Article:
27 March 2016 – A bomb blast Sunday in a park in the Pakistani city of Lahore killed at least 71, injuring more than 340, mostly women and children. While it is said that the attack targeted Christians, the victims were overwhelmingly Muslims.
22 March 2016 – Bombs packed with nails terrorized Brussels on Tuesday in the deadliest assault on the European heartland since the Daesh attacks on Paris four months prior, hitting the airport and subway system in coordinated strikes, killing 35 and injuring over 300.
Two horrific terrorist attacks killing and injuring far too many, mostly civilians. Both were perpetrated by terrorist organizations, one by Daesh and one by a Taliban offshoot called Jamaat-e-Ahrar. Similar terrorist attacks, yet with some major differences:
- The Brussels attack was major news on every network within minutes; the Pakistan attack was not reported in the U.S. until several hours had passed
- Monuments across the west lit up with the colours of the Belgian flag, but not a single western capital lit up with the colours of Pakistan.
- Immediately following the Brussels attacks, there was an outpouring of sympathy from the western world. Following the Pakistan attack, only Canadian leader Justin Trudeau, French President Francois Hollande and the Russian Foreign Ministry passed on sympathies along with US presidential hopeful Bernie Sanders, but most world leaders said little.
- The main difference, I suspect, is that Brussels is in Europe, a part of the western world, whereas Pakistan is in the Middle East.
April 2015 – Kenya was rocked with a terror attack at Garissa University that left 148 people dead. Of those, 142 were students. Where was the outrage? Where was the outpouring of grief and commiseration? I am ashamed to say that I do not even remember hearing about this attack until I read it on the 1st anniversary of the attack (read memory of fellow blogger StuckInPerpetualSoliloquy here. )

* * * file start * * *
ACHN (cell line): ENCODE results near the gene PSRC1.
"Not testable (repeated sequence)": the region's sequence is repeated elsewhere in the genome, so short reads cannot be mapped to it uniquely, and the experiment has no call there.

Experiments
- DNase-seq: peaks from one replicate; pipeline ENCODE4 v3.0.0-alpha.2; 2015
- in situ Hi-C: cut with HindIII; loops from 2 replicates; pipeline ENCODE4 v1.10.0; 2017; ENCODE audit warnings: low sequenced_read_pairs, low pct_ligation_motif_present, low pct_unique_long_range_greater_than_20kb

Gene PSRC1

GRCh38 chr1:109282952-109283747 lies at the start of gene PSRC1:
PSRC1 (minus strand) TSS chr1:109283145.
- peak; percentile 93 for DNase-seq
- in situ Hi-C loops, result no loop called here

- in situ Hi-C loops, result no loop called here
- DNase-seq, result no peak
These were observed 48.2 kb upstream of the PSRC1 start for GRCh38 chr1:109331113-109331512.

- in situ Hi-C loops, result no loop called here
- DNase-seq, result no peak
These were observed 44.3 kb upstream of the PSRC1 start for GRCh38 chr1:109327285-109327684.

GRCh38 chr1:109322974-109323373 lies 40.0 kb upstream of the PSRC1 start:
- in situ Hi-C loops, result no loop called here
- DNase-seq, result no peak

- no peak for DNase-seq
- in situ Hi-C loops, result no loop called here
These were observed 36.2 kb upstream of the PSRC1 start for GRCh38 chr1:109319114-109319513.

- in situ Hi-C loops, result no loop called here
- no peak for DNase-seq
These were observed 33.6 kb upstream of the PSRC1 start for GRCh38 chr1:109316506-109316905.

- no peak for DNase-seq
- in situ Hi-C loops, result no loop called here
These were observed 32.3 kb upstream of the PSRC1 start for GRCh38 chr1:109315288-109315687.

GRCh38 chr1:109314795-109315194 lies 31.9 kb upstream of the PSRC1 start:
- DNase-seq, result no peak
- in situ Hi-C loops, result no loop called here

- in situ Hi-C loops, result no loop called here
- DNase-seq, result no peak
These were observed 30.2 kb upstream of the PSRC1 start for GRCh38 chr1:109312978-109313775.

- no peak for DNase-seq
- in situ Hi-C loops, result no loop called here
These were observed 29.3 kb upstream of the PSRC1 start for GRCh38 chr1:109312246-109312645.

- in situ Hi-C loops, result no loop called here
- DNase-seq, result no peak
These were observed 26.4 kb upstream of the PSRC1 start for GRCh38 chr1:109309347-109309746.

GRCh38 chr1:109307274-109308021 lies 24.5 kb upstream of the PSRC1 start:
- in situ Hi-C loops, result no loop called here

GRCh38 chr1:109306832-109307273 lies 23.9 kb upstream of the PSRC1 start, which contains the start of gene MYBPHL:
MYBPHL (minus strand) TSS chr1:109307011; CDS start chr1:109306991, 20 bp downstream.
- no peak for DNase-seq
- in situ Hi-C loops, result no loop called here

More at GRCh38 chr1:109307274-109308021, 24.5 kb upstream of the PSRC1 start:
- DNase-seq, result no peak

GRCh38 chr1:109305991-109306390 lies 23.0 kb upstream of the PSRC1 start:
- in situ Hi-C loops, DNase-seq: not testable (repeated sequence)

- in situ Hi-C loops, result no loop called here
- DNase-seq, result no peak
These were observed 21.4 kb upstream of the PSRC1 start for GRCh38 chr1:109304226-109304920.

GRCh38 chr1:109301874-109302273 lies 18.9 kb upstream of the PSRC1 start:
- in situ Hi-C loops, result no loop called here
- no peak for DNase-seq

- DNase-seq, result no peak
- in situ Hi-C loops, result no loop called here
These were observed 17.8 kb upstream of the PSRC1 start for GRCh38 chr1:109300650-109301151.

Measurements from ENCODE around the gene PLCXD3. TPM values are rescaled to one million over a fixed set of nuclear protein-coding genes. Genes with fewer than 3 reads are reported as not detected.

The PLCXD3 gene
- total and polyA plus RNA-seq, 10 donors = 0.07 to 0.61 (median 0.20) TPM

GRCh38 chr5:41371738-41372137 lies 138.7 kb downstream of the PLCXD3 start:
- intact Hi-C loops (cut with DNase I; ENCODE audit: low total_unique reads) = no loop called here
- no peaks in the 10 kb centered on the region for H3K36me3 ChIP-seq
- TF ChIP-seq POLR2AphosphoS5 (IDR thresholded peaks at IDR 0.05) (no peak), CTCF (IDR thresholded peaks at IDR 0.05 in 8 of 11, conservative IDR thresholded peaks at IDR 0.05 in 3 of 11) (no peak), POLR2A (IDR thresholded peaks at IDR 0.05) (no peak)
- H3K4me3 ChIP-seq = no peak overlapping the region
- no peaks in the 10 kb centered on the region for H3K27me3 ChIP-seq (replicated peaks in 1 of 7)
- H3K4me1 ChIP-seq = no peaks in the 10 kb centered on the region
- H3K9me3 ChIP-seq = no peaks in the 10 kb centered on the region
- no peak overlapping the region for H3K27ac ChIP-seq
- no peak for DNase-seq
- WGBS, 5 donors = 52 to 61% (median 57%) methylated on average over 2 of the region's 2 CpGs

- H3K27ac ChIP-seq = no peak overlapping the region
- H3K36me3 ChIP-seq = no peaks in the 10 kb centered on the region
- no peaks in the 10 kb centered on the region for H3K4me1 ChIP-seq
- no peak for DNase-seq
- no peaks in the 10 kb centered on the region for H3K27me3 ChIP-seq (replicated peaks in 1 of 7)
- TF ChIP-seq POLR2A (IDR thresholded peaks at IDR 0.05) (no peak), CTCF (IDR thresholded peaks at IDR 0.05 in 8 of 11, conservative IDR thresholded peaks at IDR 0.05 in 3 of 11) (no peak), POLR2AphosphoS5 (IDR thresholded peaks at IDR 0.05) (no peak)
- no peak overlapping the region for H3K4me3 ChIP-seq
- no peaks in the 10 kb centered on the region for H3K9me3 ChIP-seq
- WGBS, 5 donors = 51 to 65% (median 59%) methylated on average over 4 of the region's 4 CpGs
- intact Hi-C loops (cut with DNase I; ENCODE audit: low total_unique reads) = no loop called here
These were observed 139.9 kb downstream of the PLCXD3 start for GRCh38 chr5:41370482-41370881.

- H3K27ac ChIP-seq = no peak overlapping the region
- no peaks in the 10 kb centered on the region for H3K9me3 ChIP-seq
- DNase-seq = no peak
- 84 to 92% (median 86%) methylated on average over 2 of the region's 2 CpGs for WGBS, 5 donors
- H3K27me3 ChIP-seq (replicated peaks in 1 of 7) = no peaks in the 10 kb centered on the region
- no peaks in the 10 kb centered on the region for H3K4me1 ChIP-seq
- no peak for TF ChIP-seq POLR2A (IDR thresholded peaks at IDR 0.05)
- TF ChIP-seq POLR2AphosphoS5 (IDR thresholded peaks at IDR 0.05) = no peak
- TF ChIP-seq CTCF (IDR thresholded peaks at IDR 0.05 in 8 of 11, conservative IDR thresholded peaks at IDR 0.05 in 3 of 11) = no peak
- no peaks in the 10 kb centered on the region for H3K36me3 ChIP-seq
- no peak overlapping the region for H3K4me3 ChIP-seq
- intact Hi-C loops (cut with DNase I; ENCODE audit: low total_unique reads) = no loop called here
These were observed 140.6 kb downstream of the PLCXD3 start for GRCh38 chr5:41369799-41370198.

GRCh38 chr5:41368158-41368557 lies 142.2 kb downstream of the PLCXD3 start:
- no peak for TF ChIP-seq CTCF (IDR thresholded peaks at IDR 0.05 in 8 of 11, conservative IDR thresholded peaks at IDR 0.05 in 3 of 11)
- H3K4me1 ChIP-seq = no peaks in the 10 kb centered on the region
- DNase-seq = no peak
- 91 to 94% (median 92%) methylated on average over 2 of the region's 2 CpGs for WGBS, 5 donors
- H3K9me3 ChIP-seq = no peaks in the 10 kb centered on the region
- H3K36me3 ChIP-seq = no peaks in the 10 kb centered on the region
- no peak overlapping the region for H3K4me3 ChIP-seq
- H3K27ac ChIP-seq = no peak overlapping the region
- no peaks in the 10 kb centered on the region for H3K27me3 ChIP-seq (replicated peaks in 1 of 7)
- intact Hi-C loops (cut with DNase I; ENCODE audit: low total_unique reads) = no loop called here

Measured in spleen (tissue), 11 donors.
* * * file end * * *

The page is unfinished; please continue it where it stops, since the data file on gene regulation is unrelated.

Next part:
November 2015 – The day before the terrorist attacks in Paris, a pair of suicide bombers struck southern Beirut on Thursday, killing 43 people and leaving shattered glass and blood on the streets. At least 239 others were wounded. We all remember Paris, but does anybody remember Lebanon?
I could cite numerous other examples, as terrorist attacks are nothing new in the non-western world. Relatively, terrorism is a rarity in the western world – Europe and the Americas. However, listening to the western media, one would think that Daesh is the only terrorist organization and that the west is the only target. Quite simply, the reverse is true. Boko Haram is actually responsible for a larger number of deaths than Daesh, but since they are based in West Africa and operate primarily on the African continent, we never hear about them. The Taliban, Hezbollah, Al-Shaabab … all rank in the top 10 most lethal terrorist organizations. But we in the west are not told that. We are told only that we must fear Daesh (“ISIS” or “ISIL”). Terrorist attacks like the ones in Kenya, Pakistan, and Lebanon are far more frequent occurrences than those in Europe or the U.S., but we are not told that. WHY????